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Computed tomography angiography
MRI technology evolves as a diagnostic tool; CTA research underway at UC-Davis to study foot injury, lameness


The medial aspect of the carpus is clipped and aseptically prepared for the catheter insertion. A high-resolution linear ultrasound probe is used to identify the median artery, and ultrasonographic guidance is used to place a regular over the needle catheter into the artery. Once the catheter is placed, it is connected via pressure tubing to a remotely controlled pressure injector. Prior to any contrast administration two scout views—amounting to lateral and DP radiographs—are made. The scout views are used as guidance to determine the location for the CT scanner. Cross sectional images of 5-millimeter thickness are then obtained from the mid portion of the first phalanx to the distal extent of P3. This initial study is used to evaluate the bone column and to compare the cross-sectional post-contrast images. The next study is a repeat of the first run of cross sectional images except that the pressure injector is connected to the median artery catheter, and diluted iodinated contrast material is injected for the duration of the second scan. The contrast material will extravasate and accumulate in regions of altered permeability and perfusion secondary to inflammation. A third study is performed, and this study documents the wash-in and wash-out of contrast material in a given area, chosen after an abnormality is identified. Using custom-imaging software, a time-density graph can be developed and compared to the time-density graph of a normal horse for any given area. The graph allows for quantitative comparison of the amount of contrast in the tissues not in the vasculature.

With CTA, an iodinated contrast material shows up as "white" upon X-ray. It attenuates the X-ray beam more than the surrounding soft tissues. The contrast material is infused directly into the arteries. It gives you a localized specific delivery of the contrast agent. If the vasculature is normal, the contrast agent should stay within the vascular space. If there is inflammation, neoplasia or re-vascularization, then an increased number of blood vessels, will cause an increased amount of contrast material to go into the area. The beauty of CT is that it can be measured quantitatively. The amount of X-ray attenuation increases linearly with the amount of contrast material that is present. If it's whiter, then it means there is more contrast material. With each insult or injury-damaged tissue, it is going to be a range from glaringly obvious to a subtle lesion. There is a set of values for how much normal tissue should enhance compared to injured tissue. Normal tissue should not show very much enhancement if at all, while injured tissue would enhance significantly. With CT angiography, there is a quantitative measure called Hounsfield units.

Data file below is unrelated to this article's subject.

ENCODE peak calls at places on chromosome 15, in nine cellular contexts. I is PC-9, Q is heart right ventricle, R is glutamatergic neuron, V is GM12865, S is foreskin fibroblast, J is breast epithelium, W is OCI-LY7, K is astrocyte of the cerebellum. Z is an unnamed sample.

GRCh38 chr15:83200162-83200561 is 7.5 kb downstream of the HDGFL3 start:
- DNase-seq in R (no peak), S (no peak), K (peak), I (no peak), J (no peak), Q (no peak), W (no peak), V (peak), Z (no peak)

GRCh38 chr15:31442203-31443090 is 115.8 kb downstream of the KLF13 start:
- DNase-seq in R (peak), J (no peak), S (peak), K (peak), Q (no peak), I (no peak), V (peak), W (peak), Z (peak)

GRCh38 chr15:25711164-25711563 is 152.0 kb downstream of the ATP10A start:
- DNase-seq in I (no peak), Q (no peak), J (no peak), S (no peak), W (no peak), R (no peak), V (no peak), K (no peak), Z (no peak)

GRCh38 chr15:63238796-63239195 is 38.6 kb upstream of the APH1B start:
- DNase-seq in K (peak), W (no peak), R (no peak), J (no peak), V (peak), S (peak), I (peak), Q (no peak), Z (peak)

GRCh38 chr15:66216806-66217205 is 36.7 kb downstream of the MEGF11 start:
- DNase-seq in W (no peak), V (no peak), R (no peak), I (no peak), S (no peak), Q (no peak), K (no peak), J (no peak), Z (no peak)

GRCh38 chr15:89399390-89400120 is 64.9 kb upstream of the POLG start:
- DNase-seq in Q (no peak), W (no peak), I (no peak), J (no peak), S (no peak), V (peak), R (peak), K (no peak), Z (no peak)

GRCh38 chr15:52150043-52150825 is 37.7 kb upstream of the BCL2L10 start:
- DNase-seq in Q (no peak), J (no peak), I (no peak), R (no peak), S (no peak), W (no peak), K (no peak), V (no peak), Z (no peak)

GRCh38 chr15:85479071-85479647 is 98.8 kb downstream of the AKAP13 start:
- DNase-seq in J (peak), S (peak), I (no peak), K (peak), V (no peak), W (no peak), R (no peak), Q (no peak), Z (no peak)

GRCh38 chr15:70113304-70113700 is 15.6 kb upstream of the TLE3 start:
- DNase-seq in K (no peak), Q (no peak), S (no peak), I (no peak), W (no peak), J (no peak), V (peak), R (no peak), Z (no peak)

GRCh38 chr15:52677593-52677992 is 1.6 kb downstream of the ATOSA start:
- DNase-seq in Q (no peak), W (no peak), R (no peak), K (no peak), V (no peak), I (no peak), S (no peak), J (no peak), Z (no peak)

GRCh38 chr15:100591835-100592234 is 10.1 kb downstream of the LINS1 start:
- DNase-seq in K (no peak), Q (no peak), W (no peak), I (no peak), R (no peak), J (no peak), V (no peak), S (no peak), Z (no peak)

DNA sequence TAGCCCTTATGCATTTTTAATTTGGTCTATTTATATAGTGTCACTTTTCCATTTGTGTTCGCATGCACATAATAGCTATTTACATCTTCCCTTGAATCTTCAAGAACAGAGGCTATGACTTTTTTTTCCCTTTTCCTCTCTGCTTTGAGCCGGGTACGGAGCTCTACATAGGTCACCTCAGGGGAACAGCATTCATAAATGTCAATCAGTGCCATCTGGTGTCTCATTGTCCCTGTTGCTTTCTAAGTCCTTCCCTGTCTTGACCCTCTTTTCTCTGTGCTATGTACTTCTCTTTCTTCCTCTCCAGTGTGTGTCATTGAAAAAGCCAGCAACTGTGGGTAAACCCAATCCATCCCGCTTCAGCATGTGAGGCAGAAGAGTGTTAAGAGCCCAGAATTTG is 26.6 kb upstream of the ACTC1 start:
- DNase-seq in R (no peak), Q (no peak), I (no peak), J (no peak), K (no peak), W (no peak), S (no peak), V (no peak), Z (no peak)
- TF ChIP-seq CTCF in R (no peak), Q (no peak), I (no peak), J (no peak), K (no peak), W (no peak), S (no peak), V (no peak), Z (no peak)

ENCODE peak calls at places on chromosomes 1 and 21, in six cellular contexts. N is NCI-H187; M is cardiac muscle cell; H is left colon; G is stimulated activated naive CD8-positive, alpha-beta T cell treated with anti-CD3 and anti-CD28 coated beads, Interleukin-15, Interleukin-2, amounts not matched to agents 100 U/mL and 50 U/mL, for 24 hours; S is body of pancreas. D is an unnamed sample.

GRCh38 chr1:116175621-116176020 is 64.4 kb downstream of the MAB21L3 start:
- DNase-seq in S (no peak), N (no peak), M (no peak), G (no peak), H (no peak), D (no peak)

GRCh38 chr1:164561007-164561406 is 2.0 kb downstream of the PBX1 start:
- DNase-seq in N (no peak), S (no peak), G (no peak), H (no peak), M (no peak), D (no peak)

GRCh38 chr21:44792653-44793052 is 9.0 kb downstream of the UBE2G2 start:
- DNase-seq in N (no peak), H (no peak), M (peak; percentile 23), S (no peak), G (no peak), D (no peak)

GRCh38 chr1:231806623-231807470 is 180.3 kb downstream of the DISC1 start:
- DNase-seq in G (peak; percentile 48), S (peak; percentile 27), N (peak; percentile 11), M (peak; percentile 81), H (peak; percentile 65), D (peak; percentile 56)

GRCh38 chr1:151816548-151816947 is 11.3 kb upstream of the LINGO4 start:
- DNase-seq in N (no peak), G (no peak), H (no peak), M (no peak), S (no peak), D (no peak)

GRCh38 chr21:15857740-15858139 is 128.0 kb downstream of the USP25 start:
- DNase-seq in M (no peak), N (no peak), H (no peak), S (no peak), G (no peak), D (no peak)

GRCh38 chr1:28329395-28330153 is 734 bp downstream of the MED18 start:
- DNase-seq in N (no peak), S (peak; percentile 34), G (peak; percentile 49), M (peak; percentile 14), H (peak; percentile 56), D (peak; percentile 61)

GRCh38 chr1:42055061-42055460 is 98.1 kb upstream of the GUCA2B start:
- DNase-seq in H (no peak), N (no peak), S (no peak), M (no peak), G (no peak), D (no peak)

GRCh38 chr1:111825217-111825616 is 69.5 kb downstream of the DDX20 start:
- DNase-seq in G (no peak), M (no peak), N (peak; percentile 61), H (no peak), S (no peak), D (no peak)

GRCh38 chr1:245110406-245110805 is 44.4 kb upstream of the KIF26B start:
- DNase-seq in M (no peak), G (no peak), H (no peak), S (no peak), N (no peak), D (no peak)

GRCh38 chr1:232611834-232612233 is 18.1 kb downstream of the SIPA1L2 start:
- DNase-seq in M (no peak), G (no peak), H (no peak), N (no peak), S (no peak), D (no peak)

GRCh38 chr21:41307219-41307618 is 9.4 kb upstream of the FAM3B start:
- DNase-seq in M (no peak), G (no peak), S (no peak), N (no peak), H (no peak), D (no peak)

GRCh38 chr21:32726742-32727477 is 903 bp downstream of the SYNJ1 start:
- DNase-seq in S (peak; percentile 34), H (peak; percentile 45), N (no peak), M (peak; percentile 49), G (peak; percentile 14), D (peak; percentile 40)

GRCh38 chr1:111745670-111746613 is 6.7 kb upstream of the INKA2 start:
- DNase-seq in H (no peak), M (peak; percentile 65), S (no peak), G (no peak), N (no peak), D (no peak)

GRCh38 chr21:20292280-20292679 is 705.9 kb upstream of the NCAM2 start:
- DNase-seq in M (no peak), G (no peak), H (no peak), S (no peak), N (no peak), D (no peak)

"What we look for is the number of Hounsfield units that the tissue increases," Puchalski explains.

For example, the DDFT, should not increase more than 10 Hounsfield units. With contrast, with injuries, it enhances more than that, from 20-40 units. The nice thing about it is that you can actually measure it, which is very helpful when trying to identify more subtle lesions, i.e. areas of inflammation, tissue edema, and neovascularization, increased blood-vessel recruitment. With injury, not only is there measurably increased vascularization but also an increase in the amount the blood vessels leak, or the vascular permeability. The contrast agent leaks out of the blood vessels into the interstitial space and just sits there. Instead of just washing out with the normal blood flow, it is retained, i.e. leaked into the interstitial space, shown as enhancement.


Source: DVM360 MAGAZINE,
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